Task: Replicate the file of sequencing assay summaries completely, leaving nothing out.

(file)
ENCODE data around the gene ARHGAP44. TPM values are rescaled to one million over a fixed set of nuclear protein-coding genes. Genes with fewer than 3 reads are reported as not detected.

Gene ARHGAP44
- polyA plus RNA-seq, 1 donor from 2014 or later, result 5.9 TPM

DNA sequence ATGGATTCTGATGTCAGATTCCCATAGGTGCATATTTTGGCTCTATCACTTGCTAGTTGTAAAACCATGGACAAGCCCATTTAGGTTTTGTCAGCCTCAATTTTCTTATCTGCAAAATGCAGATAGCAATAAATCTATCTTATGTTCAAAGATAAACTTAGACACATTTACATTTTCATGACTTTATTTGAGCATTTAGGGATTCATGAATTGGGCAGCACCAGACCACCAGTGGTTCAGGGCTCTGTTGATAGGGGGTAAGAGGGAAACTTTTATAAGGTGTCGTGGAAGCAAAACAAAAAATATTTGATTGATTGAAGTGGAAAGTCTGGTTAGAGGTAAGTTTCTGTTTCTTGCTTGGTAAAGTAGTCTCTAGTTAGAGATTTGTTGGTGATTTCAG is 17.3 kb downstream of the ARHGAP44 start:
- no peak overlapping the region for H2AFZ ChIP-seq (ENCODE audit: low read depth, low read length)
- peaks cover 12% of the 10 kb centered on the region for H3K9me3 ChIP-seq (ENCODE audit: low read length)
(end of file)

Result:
ENCODE data around the gene ARHGAP44. TPM values are rescaled to one million over a fixed set of nuclear protein-coding genes. Genes with fewer than 3 reads are reported as not detected.

Gene ARHGAP44
- polyA plus RNA-seq, 1 donor from 2014 or later, result 5.9 TPM

DNA sequence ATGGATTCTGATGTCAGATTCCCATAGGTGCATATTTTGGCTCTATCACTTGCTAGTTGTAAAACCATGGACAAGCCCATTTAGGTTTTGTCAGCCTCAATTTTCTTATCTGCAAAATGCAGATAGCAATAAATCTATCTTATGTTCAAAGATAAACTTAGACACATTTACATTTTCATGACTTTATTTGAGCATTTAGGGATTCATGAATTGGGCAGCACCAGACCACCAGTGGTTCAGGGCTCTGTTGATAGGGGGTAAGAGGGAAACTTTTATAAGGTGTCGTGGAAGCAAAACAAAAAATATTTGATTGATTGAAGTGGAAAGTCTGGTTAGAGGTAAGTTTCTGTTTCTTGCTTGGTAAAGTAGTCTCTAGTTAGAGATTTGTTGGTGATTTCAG is 17.3 kb downstream of the ARHGAP44 start:
- no peak overlapping the region for H2AFZ ChIP-seq (ENCODE audit: low read depth, low read length)
- peaks cover 12% of the 10 kb centered on the region for H3K9me3 ChIP-seq (ENCODE audit: low read length)